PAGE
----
• Japanese Patent Application Laid-Open No. 2000-148985 discloses a personal authentication system, where it is described that biological information including a body smell may be used as information to be input. However, in this document, the configuration of an input device for inputting a smell or the like is not specifically described.
  • [Known example 3]
  • Japanese Patent Application Laid-Open No. 2005-129032 discloses a biometrics authentication system. However, in this document, the specific configuration that is needed to input a smell as authentication information is not described.
  • [Known example 4]
  • Amy C. Eklund et al. have analyzed samples of a Hutterite group using denaturing high performance liquid chromatography (DHPLC). In addition, based on the analysis result, Amy C. Eklund et al. have reported that an "allele" is formed by diversification of a receptor gene of a hallucination associated with human leucocyte antigen (HLA) and diversity of an odor type associated with the HLA can be found (Human Immunology 61, 711-717 (2000)). This document is also different from the present invention in that a liquid sample is used, similarly to the known example 1.
  • Further, in the case of a conventional biometrics sensor, for example, when an individual person is authenticated, the person needs to move his finger, eye or palm close to the biometrics sensor. For this reason, there is a disadvantage that it is troublesome for an authentication obj ect person being authenticated. Accordingly, it is an object of the present invention to provide a biometrics sensor in which a smell or a body smell is used and which is advantageously capable of remotely measuring biological information to save the trouble of an authentication object person.
  • Disclosure of the Invention
  • In order to achieve the above-described obj ect, according to a first aspect of the present invention there is provided a biometrics sensor as claimed in claim 1.
  • The biometrics sensor may be used in a personal authentication system used in an electronic hardware. The measurement object person may be an authentication object person, the molecular sieve portion may absorb organic acids, alcohols or amines and discharge other gas components, and the gas detecting section may selectively detect a predetermined gas component from the discharged gas components. The data processing section may include an operation section and a storage section, and compare a composition ratio of organic acids, alcohols or amines for each authentication object person with a composition ratio obtained from the prestored detection result to perform determination or probabilistic determination on the authentication object person.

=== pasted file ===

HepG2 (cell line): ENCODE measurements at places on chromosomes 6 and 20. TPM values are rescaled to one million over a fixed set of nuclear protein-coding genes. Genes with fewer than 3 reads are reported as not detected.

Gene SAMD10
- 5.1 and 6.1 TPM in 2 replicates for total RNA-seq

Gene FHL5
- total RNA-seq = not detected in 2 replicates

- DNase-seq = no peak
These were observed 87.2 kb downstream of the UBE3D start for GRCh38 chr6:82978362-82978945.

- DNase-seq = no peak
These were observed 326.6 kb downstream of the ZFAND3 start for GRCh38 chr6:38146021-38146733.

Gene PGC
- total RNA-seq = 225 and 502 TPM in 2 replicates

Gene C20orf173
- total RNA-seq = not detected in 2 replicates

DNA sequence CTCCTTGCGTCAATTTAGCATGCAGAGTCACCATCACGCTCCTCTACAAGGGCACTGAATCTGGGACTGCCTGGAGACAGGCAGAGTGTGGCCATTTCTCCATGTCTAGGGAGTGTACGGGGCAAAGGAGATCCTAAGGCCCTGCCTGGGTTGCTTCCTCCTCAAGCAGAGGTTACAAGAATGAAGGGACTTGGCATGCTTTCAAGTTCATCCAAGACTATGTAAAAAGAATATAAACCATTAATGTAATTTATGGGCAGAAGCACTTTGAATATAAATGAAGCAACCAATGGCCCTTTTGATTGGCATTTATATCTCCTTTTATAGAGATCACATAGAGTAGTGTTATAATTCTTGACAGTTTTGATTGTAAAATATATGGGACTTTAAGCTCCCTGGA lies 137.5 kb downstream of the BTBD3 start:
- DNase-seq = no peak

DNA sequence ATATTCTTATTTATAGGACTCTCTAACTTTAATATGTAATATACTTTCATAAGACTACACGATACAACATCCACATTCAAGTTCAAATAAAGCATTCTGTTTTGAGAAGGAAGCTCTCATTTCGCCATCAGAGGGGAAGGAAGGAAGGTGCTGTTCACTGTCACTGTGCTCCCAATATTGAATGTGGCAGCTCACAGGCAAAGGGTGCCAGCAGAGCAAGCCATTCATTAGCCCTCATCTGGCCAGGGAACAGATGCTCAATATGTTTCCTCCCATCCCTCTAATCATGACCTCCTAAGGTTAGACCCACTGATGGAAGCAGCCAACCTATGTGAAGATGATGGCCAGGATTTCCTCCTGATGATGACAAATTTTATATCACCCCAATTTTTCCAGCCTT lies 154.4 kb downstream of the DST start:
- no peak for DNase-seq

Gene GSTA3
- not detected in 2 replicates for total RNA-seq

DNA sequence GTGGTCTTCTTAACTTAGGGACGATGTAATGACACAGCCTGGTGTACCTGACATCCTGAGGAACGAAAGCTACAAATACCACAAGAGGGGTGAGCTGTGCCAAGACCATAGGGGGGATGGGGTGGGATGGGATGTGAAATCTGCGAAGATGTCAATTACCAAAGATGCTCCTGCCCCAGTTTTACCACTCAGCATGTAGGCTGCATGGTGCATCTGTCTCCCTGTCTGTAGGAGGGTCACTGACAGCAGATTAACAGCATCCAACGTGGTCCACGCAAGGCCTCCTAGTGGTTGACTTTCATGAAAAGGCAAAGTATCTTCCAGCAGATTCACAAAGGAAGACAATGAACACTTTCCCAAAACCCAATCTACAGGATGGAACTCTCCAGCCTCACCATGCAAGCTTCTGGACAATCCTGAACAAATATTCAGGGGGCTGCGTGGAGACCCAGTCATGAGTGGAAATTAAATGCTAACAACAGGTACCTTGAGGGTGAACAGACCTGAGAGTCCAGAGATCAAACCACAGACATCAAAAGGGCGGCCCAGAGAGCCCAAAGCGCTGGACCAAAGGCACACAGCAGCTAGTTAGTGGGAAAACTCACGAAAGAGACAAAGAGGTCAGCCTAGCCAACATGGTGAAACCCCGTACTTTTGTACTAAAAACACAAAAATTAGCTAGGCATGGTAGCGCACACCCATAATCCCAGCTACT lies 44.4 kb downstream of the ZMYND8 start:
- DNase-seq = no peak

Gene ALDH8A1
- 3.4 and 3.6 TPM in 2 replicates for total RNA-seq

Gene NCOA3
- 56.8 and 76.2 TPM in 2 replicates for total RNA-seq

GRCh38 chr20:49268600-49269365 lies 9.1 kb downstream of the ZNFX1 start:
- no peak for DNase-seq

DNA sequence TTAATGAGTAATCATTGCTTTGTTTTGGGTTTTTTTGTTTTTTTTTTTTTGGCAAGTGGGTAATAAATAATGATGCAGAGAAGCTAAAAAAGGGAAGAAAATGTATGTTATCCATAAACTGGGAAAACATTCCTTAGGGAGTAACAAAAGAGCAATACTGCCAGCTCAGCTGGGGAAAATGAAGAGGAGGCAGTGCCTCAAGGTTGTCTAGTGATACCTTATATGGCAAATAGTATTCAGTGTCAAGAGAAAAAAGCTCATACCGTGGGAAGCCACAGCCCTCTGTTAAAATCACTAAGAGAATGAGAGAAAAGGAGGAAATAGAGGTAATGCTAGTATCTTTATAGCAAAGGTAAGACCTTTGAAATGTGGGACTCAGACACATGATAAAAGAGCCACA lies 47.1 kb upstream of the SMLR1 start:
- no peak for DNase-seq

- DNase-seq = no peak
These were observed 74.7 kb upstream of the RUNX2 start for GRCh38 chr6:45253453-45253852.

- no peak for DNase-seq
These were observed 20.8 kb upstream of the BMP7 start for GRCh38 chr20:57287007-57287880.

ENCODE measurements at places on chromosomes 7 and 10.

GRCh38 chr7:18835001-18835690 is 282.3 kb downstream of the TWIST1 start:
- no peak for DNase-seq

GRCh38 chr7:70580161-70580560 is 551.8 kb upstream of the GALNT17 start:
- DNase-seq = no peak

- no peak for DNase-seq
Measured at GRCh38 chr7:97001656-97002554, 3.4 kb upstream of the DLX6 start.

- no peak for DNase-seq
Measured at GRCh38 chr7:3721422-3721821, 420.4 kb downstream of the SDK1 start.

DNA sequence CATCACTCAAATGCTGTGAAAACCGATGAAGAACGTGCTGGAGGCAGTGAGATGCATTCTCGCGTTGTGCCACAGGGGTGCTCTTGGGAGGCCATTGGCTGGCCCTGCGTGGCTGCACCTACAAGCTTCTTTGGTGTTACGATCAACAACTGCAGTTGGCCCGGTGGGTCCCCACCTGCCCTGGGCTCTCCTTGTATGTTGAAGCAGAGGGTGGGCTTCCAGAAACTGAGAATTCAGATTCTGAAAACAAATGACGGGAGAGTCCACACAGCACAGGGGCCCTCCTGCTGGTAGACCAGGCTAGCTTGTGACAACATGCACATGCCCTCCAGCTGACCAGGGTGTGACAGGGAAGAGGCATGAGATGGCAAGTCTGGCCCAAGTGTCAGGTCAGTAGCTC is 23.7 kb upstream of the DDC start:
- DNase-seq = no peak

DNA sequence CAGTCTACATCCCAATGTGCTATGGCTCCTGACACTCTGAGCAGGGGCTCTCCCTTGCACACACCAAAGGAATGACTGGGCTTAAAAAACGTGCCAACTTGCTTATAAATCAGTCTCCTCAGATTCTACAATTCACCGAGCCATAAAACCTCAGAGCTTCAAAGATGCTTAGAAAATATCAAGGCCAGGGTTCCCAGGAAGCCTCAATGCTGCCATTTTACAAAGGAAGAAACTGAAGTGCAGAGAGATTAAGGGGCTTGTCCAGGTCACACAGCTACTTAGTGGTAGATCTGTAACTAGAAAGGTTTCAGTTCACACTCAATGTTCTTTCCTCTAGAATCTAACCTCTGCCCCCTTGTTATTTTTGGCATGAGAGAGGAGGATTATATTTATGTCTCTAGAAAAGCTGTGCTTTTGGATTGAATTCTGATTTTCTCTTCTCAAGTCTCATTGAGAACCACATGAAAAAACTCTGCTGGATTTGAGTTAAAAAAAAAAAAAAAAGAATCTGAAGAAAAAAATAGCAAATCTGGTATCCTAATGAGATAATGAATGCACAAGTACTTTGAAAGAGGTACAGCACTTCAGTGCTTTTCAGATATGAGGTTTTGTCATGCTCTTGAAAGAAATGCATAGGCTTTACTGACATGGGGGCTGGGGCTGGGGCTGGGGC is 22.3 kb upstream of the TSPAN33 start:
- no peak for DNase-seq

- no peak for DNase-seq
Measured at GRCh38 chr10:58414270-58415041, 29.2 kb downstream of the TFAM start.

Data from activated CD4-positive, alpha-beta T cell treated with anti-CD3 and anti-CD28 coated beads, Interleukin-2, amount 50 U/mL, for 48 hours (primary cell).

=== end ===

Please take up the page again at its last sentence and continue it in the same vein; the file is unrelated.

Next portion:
• The molecular sieve portion may be a filter for gas that separates the organic acids, the alcohols or the amines on the basis of a difference in molecule sizes, or a filter for gas that separates the organic acids, the alcohols or the amines on the basis of the presence or absence of an acid functionality or an amine group, and a smell detector may be used as the gas detecting section.
  • The filter for gas that separates the organic acids, the alcohols or the amines on the basis of the difference in the molecule sizes may have a configuration where each of filters comprising of absorbing materials having amounts of absorption depending on the molecule sizes is respectively arranged in parallel for every different molecule size. The filter for gas that separates the organic acids, the alcohols or the amines on the basis of the presence or absence of the acid functionality or the amine group may absorb the organic acids, the alcohols or the amines to a material having a strongly basic material film formed on a surface thereof or a material having a strongly acidic material film formed on a surface thereof to filtrate the gas.
  • The biometrics sensor allows an
    authentication object person not to closely approximate to or come into contact with the sensor and remotely measures biological information. Accordingly, the biometrics sensor can be easily used in searching survivors or medical diagnosis.
  • Further, when the biometrics sensor is used in a personal authentication system of an electronic hardware, a result of determination or probabilistic determination on an authentication object person is transmitted to the electronic hardware, such that an authentication result is used. Accordingly, if the biometrics sensor
    is used together with another authentication method, it is possible to improve security in managing information.
  • Brief Description of the Drawings
    • Fig. 1 is a block diagram illustrating an overview image of an authentication system 1 where a biometrics sensor is applied.
    • Fig. 2 is a block diagram illustrating a biometrics sensor.
    • Fig. 3 is a block diagram illustrating a smell separating/detecting apparatus that separates and detects smell materials of organic acids or alcohols on the basis of a difference in molecule sizes and the presence or absence of an acid functionality.
    • Fig. 4 is a graph illustrating an ethanol sensitivity characteristic of an oxide semiconductor sensor that is used in a smell separating/detecting apparatus shown in Fig. 3.